OTW Guest Post

OTW Guest Post: Betts

From time to time, the OTW will be hosting guest posts on our OTW News accounts. These guests will be providing an outside perspective on the OTW or aspects of fandom where our projects may have a presence. The posts express each author’s personal views and do not necessarily reflect the views of the OTW or constitute OTW policy. We welcome suggestions from fans for future guest posts, which can be left as a comment here or by contacting us directly.

Beth Weeks (Betts) received her MFA from Miami University, where she currently teaches creative writing and composition. Her work has been published in Rivet Journal, Midwestern Gothic, and Quarter After Eight. You can find her on Twitter and Tumblr. Today, Betts talks about how she became a fanfic writer.

How did you first find out about fandom and fanworks?

I was 11 the first time I found fanfiction. It was a small Geocities archive for the show Dark Angel. I opened up an explicit fic, though, and immediately panicked, vowing not to go searching for Max/Alec content anymore. I was 23 when fanfic found me again. There were only six episodes of BBC Sherlock at the time, and Post-Reichenbach fics were flourishing. I had a Tumblr already; it had been introduced to me by a friend who said it was the “motherlode of lesbians and cats.”

I stumbled across a rec to EmmaGrant01’s “A Cure for Boredom,” then a WIP, and I thought, I too am bored. I found myself many hours later, nose to screen, huddled in a blanket burrito, occasionally rolling around saying “oh my god.” When I finally glanced away from the fic, it was dark outside and I’d forgotten to eat. I’d read thousands of books, but fanfic seemed unlike any of them. It took my favorite elements of narrative, gutted all the stuff I didn’t care about (plot) and beefed up all the stuff I did (character). Fanfic was risky and urgent and earnest — everything I thought good writing should be.

Later, I traveled around South America and New Zealand, and whenever I got homesick and couldn’t manage to sleep, I’d pull up a Johnlock fic and curl up in my hostel bunk, among dozens of other snoring backpackers, so I could feel connected to something again. Fanfiction became a piece of home I carried with me. No matter where I was, there was somewhere I knew I belonged.

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This Week in Fandom

This Week In Fandom, Volume 132

Hello and welcome to This Week in Fandom, the OTW’s roundup of things that are happening. It’s Copyright Week and appropriately enough, we have several stories for you that all operate at the intersection between fanfiction and traditional publishing. Buckle up!


First off, an article by Sian Cain for the Guardian on how Fifty Shades of Grey “changed our sex lives”. Focusing on EL James’s native country, the UK, Cain explores the ongoing legacy of James’s trilogy, ‘the runaway bestselling books’ of the 2010s. Cain’s account traces ripple effects across the publishing industry, the BDSM scene, and even the law. She gives space to the criticisms leveled at James’s work by ‘BDSM practitioners and domestic abuse campaigners’ and acknowledges its problematic effects, but she also finds some positive consequences from the international obsession with Grey’s story and sexual behaviors. In any case, it’s a thoroughly-researched insight into what is still online fanfiction’s most famous mainstream success. Read More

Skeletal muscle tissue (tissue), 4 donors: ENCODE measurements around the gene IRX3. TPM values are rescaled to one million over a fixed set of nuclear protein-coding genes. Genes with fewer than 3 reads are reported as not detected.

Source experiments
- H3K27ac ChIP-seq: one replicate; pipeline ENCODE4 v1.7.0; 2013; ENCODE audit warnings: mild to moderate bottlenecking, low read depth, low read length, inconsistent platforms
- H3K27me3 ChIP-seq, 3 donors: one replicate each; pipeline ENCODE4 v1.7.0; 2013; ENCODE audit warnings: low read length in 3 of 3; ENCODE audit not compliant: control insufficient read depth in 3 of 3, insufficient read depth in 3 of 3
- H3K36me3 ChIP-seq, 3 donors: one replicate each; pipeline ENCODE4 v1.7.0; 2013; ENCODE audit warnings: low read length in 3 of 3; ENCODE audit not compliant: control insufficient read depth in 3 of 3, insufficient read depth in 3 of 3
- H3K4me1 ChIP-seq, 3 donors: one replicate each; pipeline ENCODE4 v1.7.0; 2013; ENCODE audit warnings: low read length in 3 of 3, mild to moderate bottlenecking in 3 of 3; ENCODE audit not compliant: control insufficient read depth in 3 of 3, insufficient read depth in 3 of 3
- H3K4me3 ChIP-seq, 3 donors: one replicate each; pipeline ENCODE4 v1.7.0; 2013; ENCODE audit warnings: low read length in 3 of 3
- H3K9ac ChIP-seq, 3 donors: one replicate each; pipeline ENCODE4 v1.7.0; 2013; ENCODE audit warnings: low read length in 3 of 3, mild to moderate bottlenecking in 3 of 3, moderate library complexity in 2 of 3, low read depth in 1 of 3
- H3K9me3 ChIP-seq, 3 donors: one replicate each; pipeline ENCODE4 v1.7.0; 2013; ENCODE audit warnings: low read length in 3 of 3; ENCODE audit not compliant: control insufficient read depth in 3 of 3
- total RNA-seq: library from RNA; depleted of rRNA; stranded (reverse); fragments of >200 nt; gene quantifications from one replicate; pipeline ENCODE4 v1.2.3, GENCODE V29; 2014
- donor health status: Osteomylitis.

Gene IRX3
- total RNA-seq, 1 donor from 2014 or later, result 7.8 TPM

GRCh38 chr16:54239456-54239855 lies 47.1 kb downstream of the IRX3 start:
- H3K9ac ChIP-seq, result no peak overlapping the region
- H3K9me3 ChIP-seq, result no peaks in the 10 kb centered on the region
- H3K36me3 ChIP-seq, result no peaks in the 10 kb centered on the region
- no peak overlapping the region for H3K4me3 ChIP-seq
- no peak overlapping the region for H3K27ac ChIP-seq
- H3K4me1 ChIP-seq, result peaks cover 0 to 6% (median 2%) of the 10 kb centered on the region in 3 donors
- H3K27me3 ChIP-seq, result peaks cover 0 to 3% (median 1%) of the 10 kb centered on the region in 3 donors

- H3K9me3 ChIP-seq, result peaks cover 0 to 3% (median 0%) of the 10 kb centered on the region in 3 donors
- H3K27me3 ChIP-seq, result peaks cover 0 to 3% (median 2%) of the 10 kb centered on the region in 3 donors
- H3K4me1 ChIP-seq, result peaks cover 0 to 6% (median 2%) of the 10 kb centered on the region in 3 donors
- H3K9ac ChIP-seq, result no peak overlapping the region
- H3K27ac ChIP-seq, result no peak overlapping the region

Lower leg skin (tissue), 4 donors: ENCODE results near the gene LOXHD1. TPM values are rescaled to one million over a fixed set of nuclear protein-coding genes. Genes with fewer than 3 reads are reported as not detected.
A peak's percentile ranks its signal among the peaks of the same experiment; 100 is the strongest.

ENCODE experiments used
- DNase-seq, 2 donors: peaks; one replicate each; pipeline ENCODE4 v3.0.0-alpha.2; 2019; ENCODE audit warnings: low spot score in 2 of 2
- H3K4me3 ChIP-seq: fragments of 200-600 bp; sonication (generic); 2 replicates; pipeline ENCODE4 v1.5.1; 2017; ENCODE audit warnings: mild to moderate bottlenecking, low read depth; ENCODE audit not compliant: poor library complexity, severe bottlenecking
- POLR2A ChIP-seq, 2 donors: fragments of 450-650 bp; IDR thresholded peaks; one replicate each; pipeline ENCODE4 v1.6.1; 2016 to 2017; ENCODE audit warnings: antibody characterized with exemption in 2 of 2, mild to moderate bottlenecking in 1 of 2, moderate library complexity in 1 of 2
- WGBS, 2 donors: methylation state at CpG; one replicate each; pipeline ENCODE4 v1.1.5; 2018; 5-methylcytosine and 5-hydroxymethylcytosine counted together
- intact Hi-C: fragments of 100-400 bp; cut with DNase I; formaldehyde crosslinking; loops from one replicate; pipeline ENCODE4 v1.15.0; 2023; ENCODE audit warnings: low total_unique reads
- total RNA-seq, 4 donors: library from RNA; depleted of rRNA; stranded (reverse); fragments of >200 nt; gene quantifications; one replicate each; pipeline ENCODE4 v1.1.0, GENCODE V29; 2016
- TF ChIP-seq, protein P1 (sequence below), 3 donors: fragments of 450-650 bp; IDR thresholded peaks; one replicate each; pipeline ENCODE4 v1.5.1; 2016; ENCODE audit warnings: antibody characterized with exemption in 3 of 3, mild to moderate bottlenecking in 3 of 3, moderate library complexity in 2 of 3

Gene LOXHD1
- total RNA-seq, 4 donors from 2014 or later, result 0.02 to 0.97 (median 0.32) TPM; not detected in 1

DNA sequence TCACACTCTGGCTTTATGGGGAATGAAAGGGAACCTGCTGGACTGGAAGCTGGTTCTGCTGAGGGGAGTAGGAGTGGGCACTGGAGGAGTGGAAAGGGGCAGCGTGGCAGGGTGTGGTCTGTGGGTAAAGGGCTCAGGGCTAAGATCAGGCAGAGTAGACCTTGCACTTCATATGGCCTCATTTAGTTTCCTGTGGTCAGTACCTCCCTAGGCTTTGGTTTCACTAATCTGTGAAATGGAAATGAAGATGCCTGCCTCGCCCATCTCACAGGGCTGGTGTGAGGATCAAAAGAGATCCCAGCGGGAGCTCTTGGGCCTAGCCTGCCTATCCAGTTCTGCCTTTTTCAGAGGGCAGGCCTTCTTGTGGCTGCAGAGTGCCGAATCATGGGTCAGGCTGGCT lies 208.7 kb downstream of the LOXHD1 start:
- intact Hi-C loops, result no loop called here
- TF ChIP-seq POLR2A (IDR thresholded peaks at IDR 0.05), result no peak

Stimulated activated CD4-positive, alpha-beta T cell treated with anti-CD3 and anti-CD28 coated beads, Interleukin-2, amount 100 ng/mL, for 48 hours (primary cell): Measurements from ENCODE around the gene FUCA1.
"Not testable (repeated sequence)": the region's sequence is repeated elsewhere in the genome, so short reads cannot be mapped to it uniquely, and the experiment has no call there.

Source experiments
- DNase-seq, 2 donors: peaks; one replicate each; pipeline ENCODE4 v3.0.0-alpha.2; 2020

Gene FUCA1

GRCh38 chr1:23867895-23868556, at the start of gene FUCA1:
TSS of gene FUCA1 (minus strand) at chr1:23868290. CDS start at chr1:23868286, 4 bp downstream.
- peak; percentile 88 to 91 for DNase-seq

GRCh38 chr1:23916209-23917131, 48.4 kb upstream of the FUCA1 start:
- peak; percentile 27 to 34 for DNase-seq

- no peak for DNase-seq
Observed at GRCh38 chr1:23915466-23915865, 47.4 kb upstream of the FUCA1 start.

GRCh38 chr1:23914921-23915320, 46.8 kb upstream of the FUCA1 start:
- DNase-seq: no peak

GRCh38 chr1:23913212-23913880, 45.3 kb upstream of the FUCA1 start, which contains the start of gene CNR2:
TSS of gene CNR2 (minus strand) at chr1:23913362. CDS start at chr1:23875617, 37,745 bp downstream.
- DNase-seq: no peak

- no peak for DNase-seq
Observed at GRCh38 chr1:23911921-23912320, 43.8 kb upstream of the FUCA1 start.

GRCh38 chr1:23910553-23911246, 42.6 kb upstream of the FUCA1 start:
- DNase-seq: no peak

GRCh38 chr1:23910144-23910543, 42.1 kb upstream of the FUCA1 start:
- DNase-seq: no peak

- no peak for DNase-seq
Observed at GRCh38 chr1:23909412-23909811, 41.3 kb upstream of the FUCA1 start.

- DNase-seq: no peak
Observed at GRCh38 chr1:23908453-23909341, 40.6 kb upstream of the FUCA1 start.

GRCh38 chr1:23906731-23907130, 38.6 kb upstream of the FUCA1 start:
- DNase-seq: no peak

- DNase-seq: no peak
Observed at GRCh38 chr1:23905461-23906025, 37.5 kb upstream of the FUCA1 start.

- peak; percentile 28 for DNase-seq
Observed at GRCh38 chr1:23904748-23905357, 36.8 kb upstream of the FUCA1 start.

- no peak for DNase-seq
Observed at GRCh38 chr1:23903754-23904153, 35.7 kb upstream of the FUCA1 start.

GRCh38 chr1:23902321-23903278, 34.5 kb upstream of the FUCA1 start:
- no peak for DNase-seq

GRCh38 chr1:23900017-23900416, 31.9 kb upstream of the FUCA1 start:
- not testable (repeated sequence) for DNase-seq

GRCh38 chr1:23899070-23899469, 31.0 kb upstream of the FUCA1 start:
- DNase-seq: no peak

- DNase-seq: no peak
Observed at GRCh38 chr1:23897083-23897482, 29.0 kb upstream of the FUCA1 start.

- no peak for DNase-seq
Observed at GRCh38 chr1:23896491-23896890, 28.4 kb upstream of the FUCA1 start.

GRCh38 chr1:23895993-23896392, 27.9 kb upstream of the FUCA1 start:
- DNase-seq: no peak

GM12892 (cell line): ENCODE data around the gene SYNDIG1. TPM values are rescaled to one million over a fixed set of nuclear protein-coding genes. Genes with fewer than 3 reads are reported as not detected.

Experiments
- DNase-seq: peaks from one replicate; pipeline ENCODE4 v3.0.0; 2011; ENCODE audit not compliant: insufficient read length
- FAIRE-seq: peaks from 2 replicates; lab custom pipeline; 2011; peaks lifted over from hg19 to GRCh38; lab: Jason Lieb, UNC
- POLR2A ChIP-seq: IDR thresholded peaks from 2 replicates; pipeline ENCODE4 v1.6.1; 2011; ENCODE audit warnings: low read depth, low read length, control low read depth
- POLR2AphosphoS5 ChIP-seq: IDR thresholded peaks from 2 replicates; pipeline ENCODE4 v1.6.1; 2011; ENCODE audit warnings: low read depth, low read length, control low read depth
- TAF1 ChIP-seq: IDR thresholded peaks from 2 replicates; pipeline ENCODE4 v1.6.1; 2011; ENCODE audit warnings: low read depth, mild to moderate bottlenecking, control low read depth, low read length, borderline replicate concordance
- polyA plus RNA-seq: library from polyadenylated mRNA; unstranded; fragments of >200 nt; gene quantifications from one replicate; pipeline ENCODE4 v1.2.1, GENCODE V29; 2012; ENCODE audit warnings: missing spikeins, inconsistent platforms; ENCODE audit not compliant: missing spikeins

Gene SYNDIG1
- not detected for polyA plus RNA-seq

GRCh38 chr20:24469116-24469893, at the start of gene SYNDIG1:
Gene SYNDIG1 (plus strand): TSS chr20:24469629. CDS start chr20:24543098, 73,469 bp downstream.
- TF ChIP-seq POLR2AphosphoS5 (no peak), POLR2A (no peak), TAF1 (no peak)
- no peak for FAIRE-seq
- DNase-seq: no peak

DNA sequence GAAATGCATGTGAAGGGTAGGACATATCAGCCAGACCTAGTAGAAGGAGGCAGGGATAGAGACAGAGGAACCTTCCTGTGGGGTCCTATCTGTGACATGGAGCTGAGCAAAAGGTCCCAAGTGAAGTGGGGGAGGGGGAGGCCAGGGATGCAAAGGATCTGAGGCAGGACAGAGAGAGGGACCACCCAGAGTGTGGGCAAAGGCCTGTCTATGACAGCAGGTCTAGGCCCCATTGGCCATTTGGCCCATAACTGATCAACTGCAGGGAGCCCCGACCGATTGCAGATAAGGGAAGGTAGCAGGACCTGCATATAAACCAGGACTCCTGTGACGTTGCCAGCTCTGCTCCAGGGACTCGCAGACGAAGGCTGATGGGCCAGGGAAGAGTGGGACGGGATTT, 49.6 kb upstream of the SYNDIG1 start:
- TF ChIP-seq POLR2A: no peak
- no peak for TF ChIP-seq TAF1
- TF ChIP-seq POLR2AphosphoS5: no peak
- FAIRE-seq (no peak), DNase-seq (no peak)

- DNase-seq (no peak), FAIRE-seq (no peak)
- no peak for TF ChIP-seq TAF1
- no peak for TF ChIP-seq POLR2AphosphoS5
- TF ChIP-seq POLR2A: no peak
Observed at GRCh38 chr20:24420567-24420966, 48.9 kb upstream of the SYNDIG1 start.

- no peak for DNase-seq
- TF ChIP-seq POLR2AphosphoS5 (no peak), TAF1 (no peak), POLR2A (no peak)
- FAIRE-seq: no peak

This Week In Fandom

This Week In Fandom, Volume 131

Hello and welcome to This Week in Fandom, the OTW’s roundup of things that are happening. Before we start, the Oscar nominations were released yesterday. What do you make of them? Let us know in the comments!


Our ‘OTW in the news’ radar was set off this week by Kaitlyn Tiffany’s charming piece in The Atlantic, ‘The Early Internet, Explained by One Weird Celine Dion Fan Site’. Tiffany interviews Yury Toroptsov, the creator of Celine Dreams, a website which ran from 2001 to 2011 and on which Toroptsov encouraged fellow fans to submit their dreams about Dion for his (public) interpretation. At Celine Dreams’ peak, Toroptsov was a BNF in online Celine Dion fandom; but the piece is more than a portrait of his particular experience. Instead, it takes the website as the jumping-off point for an exploration of online fandom culture’s transient quality. Tiffany mentions the Yahoo Groups closure, points out that Celine Dreams is only available via the Wayback Machine’s limited record, and gives a shoutout to the OTW’s efforts to preserve fan culture. She reminds us that Tumblr, a key fan platform through the 2000s and 2010s, ‘did not start collecting and collating data about fandom’ until 2013. This is important, Tiffany argues, despite the apparent triviality of the subject matter: ‘By itself, a website devoted to (possibly fake) dreams about Celine Dion is perhaps not our most urgent archival task. But in aggregate, fan sites like Toroptsov’s provide a valuable history of the ways web 1.0 users exercised fandom to provide their daily lives with context and color.’ The history of fandom and the history of the internet are closely entwined; we should do what we can to preserve them both. Read More